Grindr, a popular dating app for gay men, on Wednesday announced that it will no longer share its users' HIV data with third-party companies—the latest chapter in a growing dialogue about companies relying on years-old user data sharing practices
About the controversy
Last year, Grindr made it possible for users to share their HIV status if they chose to, and announced a new feature that reminds users every three or six months to get tested for HIV. But on Monday, Buzzfeed reported findings that Grindr had shared users' HIV data, their GPS location, and other potentially sensitive information, such as sexuality, relationship status, ethnicity, and phone IDs with two third-party analytics companies, Apptimize and Localytics.
A nonprofit group in Norway first raised alarms about the practice, and it alleged in a complaint to Norwegian authorities that Grindr's practices had violated European data privacy laws for health data.
Grindr Chief Technology Officer Scott Chen clarified that the company does not sell user information to third parties, but said it works with vendors to improve the app and had paid "these software vendors to utilize their services." He said, "These are standard practices in the mobile app ecosystem. ... The limited information shared with these platforms is done under strict contractual terms that provide for the highest level of confidentiality, data security, and user privacy."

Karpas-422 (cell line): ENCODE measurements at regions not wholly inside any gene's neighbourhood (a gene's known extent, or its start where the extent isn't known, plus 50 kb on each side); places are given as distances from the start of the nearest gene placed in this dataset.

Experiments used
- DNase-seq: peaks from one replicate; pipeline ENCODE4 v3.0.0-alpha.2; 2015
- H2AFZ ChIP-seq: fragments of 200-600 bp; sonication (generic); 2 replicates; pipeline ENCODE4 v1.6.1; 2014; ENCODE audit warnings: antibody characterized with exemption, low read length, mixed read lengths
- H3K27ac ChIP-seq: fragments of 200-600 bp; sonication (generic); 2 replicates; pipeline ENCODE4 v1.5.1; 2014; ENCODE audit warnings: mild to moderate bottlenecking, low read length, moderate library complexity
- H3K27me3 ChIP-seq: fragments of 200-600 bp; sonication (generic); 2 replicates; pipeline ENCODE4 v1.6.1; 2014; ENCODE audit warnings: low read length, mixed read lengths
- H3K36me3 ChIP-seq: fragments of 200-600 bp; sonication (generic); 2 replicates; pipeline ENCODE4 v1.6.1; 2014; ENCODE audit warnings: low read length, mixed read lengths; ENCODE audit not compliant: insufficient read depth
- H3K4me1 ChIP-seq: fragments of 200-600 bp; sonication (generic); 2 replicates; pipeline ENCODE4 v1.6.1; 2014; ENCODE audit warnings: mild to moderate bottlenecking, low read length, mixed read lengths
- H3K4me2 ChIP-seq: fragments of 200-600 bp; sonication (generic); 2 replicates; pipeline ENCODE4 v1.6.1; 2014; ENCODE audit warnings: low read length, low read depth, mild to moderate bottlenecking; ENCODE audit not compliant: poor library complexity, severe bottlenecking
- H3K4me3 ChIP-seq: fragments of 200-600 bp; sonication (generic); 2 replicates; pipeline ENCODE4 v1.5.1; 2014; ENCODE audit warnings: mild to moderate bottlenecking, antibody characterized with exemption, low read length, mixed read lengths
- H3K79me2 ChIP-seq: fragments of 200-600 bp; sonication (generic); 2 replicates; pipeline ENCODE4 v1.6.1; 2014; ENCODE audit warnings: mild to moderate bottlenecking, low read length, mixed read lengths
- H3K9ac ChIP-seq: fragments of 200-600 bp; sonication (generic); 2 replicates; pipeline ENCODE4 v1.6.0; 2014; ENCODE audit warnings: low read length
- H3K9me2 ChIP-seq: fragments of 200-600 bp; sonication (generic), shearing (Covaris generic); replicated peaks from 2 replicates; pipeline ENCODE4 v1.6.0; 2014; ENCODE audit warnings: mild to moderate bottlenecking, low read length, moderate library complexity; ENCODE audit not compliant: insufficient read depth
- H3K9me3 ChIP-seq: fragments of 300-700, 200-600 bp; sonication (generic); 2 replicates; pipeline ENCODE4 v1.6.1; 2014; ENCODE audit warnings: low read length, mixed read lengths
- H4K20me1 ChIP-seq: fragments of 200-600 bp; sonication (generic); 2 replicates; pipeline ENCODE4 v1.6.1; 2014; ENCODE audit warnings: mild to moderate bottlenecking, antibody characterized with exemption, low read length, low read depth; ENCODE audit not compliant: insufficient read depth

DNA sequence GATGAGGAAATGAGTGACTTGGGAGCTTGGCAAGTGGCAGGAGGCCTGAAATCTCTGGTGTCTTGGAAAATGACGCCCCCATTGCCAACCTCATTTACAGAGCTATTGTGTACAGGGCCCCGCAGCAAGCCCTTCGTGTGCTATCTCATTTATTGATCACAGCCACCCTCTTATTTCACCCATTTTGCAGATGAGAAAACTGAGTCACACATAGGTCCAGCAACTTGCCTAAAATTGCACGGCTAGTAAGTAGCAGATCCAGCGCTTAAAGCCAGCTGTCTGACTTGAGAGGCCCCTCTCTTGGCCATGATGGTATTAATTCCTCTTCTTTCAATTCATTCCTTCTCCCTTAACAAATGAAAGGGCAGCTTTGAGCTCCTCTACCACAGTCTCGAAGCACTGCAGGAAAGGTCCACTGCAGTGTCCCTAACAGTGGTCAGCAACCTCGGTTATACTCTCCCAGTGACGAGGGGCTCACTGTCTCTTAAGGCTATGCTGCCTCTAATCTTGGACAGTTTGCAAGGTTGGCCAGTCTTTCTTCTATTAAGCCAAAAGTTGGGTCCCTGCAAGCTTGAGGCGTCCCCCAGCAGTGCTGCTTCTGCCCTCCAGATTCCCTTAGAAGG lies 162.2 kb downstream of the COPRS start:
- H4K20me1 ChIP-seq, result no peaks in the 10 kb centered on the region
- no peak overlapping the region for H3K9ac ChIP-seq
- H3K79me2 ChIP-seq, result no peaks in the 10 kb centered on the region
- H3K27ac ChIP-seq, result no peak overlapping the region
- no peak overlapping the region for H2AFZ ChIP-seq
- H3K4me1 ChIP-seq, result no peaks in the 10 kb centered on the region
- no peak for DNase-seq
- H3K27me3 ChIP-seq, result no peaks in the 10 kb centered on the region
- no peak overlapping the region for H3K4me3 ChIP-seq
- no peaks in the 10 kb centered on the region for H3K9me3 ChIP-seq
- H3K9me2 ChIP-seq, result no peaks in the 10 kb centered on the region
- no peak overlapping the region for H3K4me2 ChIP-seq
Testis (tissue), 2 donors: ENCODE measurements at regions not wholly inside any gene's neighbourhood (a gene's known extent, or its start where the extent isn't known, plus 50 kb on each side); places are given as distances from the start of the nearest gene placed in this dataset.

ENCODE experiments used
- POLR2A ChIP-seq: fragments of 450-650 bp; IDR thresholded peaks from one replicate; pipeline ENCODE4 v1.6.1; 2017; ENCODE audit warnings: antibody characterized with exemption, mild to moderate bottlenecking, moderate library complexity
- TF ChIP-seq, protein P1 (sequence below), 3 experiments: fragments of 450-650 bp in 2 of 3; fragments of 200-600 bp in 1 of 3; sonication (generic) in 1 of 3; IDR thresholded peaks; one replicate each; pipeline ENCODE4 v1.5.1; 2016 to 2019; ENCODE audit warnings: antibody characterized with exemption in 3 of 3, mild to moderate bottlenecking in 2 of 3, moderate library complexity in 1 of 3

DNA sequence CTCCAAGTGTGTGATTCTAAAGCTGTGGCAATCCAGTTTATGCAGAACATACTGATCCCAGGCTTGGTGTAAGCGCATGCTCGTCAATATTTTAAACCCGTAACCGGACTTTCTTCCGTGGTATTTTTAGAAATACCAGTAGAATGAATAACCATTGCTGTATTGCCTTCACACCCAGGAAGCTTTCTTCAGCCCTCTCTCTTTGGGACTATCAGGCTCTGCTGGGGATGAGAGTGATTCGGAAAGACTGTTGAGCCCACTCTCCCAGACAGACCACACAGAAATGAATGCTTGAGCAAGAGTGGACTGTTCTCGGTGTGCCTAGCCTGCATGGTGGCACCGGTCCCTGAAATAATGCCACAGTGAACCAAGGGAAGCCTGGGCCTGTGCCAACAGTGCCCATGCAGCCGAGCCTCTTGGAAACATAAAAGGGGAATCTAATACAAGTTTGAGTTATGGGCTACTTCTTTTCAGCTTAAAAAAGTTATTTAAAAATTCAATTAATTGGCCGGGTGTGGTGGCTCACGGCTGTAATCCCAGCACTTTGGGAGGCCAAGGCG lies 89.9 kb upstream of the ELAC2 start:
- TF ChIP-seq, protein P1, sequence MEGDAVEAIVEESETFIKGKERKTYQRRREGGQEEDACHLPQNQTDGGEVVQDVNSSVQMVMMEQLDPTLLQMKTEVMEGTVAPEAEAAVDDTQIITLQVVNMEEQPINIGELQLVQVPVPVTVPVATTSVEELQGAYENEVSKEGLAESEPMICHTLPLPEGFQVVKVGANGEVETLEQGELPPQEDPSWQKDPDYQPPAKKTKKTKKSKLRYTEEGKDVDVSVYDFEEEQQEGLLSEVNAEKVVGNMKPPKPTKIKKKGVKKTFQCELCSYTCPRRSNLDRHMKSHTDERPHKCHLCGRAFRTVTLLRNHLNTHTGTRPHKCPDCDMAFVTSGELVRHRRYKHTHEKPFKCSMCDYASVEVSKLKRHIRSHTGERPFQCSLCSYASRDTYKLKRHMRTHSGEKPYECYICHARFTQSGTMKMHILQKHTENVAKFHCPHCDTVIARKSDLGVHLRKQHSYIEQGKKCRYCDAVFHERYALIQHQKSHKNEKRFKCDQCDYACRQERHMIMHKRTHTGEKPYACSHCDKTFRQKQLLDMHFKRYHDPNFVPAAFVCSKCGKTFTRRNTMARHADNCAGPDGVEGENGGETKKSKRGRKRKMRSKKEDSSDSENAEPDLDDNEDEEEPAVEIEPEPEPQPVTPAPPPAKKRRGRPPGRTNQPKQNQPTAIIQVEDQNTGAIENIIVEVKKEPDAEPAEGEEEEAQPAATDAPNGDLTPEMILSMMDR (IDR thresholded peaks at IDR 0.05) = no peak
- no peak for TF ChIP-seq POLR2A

Chen in a statement also wrote, "It's important to remember that Grindr is a public forum. ... You should carefully consider what information to include in your profile."
But the Buzzfeed report and Grindr's response prompted immediate backlash from advocacy groups, cybersecurity experts, and some lawmakers.
James Krellenstein, from the AIDS advocacy group ACT UP New York, said, "Grindr is a relatively unique place for openness about HIV status. To then have that data shared with third parties that you weren't explicitly notified about, and having that possibly threaten your health and safety—that is an extremely, extremely egregious breach of basic standards that we wouldn't expect from a company that likes to brand itself as a supporter of the queer community."
Sen. Edward Markey (D-Mass.) said, "Privacy isn't just about credit card numbers and passwords. Sharing sensitive information like this can put LGBT Americans at risk."
Cooper Quintin, senior staff technologist and security researcher at the Electronic Frontier Foundation, said, "Even if Grindr has a good contract with the third parties saying they can't do anything with that info, that's still another place that that highly sensitive health information is located." He added, "If somebody with malicious intent wanted to get that information, now instead of there being one place for that—which is Grindr—there are three places for that information to potentially become public."
Grindr changes data-sharing policy
Following the criticism, Grindr on Wednesday announced that it will no longer share its users' HIV data with third-party companies.
Brian Case, Grindr's head of security, said, "As the testing of our feature is completed, any information related to HIV status has been removed from Apptimize and we are in the process of discussing removal of this data from Localytics."
However, Case continued to defend Grindr's original practice, saying, "Any information we provide to our software vendors including HIV status information is encrypted and at no point did we share sensitive information like HIV status with advertisers" (Phillips, Washington Post, 4/3; Ghorayshi/Ray, Buzzfeed, 4/2; Singer, New York Times, 4/3; Huet, Bloomberg, 4/2).
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